That means the computer has disabled the system and stored a diagnostic fault code. The most common problem is typically a broken clock spring under the steering wheel. That is a wound-up ribbon cable inside a plastic housing. As it continues to break apart, eventually the horn and cruise control also will stop working.
There are other possible causes of course but the clock spring is of my most concern simply because of the very tiny chance the air bag could pop accidentally. Every electrical connector between the computer and the air bag has shorting bars to connect the two wires together when any plug is disconnected. That is a safety feature to prevent deployment from static electricity. That is why you rarely hear of an air bag popping while a mechanic is working in the system. When the clock spring breaks, it's just like unplugging a connector but there is no shorting bar to protect it from static electricity.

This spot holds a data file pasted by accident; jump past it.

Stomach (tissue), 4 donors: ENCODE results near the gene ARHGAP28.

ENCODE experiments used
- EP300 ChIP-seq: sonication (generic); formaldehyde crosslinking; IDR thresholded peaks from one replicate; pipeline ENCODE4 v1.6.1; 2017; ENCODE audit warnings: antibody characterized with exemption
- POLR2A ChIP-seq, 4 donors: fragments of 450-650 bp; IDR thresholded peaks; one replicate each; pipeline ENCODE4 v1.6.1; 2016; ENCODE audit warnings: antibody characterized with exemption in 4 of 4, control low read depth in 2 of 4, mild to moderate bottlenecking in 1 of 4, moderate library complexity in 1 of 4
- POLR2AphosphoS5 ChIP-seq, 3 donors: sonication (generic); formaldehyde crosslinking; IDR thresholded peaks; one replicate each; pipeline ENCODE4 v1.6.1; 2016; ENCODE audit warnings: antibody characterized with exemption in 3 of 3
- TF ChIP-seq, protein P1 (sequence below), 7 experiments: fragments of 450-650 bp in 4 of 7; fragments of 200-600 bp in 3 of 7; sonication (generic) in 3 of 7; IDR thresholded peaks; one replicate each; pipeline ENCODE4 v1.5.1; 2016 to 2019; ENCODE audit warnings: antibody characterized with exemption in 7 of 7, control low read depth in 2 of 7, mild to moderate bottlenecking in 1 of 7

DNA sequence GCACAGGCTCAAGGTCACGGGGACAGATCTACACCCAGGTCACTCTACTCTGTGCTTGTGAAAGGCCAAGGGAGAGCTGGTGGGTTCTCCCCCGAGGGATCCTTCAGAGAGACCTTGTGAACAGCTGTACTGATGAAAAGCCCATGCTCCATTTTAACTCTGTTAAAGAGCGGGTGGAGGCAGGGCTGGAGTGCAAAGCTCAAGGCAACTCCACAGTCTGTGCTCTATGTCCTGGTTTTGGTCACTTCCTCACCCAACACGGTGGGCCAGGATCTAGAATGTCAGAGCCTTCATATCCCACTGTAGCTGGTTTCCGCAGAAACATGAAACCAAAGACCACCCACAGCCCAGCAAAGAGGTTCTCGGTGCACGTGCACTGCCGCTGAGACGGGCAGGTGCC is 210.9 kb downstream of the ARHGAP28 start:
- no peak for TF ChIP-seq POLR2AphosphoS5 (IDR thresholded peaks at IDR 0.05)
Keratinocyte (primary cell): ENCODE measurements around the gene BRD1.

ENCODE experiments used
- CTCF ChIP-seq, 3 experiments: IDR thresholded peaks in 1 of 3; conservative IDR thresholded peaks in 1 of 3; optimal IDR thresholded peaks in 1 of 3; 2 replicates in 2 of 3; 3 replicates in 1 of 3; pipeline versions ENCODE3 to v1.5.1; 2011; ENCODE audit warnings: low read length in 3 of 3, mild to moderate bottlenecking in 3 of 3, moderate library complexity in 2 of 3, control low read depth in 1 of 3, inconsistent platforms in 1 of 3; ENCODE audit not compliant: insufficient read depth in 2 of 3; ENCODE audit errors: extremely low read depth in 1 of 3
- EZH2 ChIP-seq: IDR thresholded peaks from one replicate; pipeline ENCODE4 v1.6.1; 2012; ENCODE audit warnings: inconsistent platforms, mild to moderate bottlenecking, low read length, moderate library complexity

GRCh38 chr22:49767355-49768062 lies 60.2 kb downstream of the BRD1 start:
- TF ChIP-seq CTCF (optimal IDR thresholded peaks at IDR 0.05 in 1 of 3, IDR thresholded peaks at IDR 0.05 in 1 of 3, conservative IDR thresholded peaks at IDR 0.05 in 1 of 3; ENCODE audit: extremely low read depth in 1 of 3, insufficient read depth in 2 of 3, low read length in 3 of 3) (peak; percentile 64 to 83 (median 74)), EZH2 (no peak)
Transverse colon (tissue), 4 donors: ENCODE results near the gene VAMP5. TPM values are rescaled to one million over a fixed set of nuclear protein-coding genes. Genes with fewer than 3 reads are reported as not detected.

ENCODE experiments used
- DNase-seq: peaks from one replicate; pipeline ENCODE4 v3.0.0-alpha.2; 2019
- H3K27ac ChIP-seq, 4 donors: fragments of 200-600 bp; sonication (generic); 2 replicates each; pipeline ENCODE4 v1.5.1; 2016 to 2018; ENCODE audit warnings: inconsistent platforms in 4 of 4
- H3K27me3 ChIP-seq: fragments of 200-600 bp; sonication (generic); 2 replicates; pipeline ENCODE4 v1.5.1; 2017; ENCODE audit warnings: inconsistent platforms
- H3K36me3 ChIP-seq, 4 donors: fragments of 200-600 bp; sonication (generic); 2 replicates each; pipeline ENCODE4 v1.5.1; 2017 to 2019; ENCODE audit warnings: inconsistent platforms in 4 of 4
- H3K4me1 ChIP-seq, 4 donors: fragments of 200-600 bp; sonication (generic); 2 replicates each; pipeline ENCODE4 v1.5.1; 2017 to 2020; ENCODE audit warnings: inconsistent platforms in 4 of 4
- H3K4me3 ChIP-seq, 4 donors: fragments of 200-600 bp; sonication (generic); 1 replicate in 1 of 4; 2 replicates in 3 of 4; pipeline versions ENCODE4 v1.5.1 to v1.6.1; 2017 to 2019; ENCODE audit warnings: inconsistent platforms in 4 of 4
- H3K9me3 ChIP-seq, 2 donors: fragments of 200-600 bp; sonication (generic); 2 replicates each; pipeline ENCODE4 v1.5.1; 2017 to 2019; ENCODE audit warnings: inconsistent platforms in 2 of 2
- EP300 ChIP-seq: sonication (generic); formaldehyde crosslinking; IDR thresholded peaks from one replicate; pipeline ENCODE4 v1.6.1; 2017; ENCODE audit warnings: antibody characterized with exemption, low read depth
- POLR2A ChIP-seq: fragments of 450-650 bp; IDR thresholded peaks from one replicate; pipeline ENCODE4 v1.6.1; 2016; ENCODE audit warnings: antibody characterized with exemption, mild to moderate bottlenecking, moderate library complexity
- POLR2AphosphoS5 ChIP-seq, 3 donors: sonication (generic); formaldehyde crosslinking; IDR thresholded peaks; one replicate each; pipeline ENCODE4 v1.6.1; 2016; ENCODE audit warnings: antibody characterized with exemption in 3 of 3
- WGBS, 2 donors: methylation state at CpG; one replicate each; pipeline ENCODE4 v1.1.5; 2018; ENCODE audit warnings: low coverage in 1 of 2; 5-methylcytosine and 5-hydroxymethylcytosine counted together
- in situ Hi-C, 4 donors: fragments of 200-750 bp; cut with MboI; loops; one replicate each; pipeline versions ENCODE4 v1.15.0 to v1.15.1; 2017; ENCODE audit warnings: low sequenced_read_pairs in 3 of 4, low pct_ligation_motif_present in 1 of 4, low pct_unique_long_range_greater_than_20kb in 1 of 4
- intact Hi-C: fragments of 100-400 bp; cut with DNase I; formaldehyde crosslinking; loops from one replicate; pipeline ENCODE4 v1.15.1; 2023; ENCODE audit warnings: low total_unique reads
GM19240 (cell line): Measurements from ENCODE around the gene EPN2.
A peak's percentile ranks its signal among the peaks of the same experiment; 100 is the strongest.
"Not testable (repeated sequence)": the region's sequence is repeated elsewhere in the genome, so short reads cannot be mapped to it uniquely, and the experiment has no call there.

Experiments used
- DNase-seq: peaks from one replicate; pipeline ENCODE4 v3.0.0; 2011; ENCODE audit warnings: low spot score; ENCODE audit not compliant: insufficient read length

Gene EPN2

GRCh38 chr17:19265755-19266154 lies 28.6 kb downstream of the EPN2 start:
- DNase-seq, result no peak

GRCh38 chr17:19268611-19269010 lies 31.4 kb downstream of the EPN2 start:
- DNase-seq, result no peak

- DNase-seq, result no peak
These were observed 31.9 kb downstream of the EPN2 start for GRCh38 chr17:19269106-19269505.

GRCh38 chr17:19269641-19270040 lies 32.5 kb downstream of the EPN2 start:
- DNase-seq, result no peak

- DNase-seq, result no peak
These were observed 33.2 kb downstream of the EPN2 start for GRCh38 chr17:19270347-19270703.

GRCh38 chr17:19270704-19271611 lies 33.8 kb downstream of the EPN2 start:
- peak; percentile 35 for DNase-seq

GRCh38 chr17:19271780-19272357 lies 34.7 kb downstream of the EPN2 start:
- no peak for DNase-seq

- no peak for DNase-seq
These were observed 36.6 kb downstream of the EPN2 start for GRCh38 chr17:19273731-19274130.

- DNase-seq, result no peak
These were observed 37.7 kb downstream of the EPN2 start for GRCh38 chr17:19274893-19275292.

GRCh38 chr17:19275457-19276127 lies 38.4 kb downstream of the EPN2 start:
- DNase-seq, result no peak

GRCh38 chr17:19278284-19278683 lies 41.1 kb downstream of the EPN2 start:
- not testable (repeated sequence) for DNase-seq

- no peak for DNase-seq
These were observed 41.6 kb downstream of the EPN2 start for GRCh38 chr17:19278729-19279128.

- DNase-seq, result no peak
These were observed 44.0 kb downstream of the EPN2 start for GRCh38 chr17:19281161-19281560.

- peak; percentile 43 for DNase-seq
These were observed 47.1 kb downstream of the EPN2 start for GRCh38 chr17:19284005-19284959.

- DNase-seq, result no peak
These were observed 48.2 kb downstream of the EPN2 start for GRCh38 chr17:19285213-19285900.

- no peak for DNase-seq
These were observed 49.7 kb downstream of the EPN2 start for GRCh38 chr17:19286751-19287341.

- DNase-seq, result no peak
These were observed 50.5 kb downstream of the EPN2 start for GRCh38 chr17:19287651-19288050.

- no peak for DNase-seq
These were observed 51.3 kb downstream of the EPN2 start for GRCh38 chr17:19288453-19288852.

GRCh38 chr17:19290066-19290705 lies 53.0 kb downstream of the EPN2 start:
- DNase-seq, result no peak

For demonstrations, instructors use a 9 volt transistor battery to blow an air bag, so you know 9 volts is enough to "initiate" the burning of the rocket fuel pellet. In the car, that process is done with the 12 volt car battery. When you walk across the carpet in your house in winter and get a shock from touching the door ****, that is at least 3,000 volts. In some vehicles you can generate that same shock by sliding across the seat fabric. It's easy to see how that static electricity could fire the air bag. THAT is why the concern if the clock spring is broken. The break is inside a sealed housing so it is fairly well protected, but I did have one many years ago that had part of the ribbon cable peeking out from under the steering wheel. Most don't get that bad.
Wednesday, April 20th, 2011 AT 7:47 PM